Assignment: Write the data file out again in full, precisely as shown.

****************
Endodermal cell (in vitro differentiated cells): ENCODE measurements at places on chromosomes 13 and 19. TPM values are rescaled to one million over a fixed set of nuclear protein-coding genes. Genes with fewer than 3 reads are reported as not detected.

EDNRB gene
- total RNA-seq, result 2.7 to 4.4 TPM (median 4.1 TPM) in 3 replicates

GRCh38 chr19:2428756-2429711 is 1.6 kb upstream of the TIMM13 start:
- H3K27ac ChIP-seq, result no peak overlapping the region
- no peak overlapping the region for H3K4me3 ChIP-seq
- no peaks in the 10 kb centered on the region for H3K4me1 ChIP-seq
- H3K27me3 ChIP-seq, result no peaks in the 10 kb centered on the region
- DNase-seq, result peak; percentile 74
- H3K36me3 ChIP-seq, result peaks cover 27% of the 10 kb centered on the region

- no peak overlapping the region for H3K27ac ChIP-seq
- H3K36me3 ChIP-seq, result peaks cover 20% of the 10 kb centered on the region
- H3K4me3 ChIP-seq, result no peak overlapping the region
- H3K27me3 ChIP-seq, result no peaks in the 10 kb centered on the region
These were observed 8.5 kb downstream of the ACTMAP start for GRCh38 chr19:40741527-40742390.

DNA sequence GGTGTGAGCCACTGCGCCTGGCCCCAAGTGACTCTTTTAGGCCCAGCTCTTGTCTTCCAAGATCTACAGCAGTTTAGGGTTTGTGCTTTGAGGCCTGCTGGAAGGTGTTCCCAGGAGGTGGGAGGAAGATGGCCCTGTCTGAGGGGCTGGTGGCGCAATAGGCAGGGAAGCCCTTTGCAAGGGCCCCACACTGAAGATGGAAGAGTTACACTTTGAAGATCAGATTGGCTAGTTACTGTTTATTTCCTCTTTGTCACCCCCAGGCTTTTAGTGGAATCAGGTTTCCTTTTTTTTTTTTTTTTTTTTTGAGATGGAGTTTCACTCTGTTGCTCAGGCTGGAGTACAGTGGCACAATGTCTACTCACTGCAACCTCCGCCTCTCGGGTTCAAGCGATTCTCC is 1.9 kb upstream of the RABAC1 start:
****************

Endodermal cell (in vitro differentiated cells): ENCODE measurements at places on chromosomes 13 and 19. TPM values are rescaled to one million over a fixed set of nuclear protein-coding genes. Genes with fewer than 3 reads are reported as not detected.

EDNRB gene
- total RNA-seq, result 2.7 to 4.4 TPM (median 4.1 TPM) in 3 replicates

GRCh38 chr19:2428756-2429711 is 1.6 kb upstream of the TIMM13 start:
- H3K27ac ChIP-seq, result no peak overlapping the region
- no peak overlapping the region for H3K4me3 ChIP-seq
- no peaks in the 10 kb centered on the region for H3K4me1 ChIP-seq
- H3K27me3 ChIP-seq, result no peaks in the 10 kb centered on the region
- DNase-seq, result peak; percentile 74
- H3K36me3 ChIP-seq, result peaks cover 27% of the 10 kb centered on the region

- no peak overlapping the region for H3K27ac ChIP-seq
- H3K36me3 ChIP-seq, result peaks cover 20% of the 10 kb centered on the region
- H3K4me3 ChIP-seq, result no peak overlapping the region
- H3K27me3 ChIP-seq, result no peaks in the 10 kb centered on the region
These were observed 8.5 kb downstream of the ACTMAP start for GRCh38 chr19:40741527-40742390.

DNA sequence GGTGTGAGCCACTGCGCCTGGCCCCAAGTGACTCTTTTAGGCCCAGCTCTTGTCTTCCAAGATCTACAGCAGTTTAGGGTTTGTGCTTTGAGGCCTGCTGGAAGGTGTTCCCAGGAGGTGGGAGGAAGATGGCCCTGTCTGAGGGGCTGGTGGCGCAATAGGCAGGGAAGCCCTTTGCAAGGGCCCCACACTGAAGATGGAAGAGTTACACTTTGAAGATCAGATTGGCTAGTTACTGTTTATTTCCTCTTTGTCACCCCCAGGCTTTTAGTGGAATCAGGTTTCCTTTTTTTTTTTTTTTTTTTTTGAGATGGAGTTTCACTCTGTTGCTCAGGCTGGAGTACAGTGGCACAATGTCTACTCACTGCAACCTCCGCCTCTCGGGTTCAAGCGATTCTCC is 1.9 kb upstream of the RABAC1 start: